The “Nuns on the Bus” rolled into town to spread their message of social justice to the University of Dayton community in Humanities Plaza, on Oct. 10.
The mobile sisters are speaking out against the Republican Party’s federal budget proposal for 2013. The proposed budget, written by Representative and vice presidential candidate Paul Ryan, runs contrary to Catholic social justice teaching, according to the nuns.
According to the group’s website, nunsonthebusohio.com, their motivation for the tour against the budget lies in the budget’s ramifications if enacted. The site states that budget “… would cut vulnerable children and seniors off Medicaid, take away nearly 200 million meals from low income families and eliminate over 10,000 Head Start slots for preschoolers, all while increasing tax breaks for the wealthy” in the state of Ohio.
Simone Campbell, who led the summer “Nuns on the Bus” tour, made an appearance during the Democratic National Convention on Sept. 6 in which she quoted the Committee on Domestic Justice and Human Development for the United States Conference of Catholic Bishops, who said the budget failed a “basic moral test.”
According to Una Cadegan, a professor in the history department, many of the women riding the bus have worked in areas that serve the poor and
Cadegan said one of the nuns who spoke at the UD rally, a psychologist, used her specialty to counsel families who could not afford professional treatment. The sister gave the example of a family with a recently unemployed,
“Psychological programs [involved in the sister’s charity work] were literally life and death for this family,” Cadegan said. “They’re the kind of thing that would be under threat in certain versions of the federal budget being considered.”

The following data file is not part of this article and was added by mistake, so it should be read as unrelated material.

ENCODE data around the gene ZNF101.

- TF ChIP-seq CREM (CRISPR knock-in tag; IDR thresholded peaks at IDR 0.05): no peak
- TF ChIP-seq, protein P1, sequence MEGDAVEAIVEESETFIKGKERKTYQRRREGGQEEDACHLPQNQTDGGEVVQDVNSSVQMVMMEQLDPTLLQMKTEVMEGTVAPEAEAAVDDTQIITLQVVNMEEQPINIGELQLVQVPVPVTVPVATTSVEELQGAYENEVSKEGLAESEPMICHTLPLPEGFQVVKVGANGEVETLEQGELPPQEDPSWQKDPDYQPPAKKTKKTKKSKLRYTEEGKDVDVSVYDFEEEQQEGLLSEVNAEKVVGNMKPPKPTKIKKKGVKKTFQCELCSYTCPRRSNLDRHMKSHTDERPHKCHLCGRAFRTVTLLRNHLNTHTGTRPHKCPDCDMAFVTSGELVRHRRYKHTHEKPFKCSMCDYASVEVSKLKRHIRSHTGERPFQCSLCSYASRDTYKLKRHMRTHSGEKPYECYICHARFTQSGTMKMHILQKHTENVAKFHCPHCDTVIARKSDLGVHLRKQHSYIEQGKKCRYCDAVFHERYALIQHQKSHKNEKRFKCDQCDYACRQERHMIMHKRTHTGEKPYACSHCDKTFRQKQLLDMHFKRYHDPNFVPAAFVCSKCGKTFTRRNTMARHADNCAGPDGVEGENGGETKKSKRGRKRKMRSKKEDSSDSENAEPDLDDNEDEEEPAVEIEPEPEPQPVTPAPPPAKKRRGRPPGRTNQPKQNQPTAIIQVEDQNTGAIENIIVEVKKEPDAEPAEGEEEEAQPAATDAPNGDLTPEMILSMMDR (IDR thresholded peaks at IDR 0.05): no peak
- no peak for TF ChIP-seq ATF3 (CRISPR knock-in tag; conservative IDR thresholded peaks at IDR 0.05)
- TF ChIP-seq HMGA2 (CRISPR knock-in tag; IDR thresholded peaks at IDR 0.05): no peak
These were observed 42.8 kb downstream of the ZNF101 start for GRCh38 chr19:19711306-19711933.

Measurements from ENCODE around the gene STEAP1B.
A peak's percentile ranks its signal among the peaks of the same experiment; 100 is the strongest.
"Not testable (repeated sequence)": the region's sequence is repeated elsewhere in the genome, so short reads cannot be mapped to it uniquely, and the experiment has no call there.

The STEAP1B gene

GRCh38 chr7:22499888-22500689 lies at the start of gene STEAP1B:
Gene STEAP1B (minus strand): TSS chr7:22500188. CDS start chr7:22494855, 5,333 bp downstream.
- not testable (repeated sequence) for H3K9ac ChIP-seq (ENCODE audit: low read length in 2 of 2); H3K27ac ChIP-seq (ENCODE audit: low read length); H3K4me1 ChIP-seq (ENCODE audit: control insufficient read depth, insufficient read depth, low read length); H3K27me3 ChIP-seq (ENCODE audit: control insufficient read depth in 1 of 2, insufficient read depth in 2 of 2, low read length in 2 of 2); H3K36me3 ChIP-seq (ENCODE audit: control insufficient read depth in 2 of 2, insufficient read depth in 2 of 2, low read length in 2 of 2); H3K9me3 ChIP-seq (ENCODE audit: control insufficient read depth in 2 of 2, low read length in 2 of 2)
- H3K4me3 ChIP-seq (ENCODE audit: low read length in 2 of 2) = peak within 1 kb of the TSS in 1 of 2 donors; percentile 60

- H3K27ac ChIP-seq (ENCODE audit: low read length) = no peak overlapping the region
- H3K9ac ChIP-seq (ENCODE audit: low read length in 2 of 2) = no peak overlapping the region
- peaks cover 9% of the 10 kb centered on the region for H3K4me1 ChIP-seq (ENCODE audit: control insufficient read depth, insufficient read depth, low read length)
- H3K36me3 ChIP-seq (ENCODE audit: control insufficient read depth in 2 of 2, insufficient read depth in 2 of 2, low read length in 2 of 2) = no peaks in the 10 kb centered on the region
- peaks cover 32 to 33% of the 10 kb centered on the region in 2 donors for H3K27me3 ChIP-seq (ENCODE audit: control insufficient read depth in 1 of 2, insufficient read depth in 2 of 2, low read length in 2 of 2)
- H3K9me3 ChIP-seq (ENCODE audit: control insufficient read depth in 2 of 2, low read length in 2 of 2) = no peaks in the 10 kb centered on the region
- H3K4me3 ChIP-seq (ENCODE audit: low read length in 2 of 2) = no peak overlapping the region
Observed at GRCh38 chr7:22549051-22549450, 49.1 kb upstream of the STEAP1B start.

According to Cadegan and Vincent Miller, the Gudorf Chair in Catholic Theology and Culture in the religious studies department, there were about 300 people present at the event, approximately two-thirds of who were students and the remainder faculty.
Miller said the audience, especially the student portion, was “engaged” and attentive. He also said the event was the nuns’ largest turnout since they began their tour over the summer in Washington, D.C.
“It’s wonderful to hear these women bear witness to the stories of the life they’ve served,” Miller said. “The sisters draw a great deal of authority from a life
According to Miller, the “Nuns on the Bus” sent invitations to both President Barack Obama and Republican presidential nominee Mitt Romney to speak on the issues relevant to their campaign—specifically poverty—but have yet to receive an affirmative response from either.
Miller explained, “It’s hard to get press to cover poverty issues, ever.”
The nuns concluded their six day tour on Monday, Oct. 15, in Cincinnati, according to their website.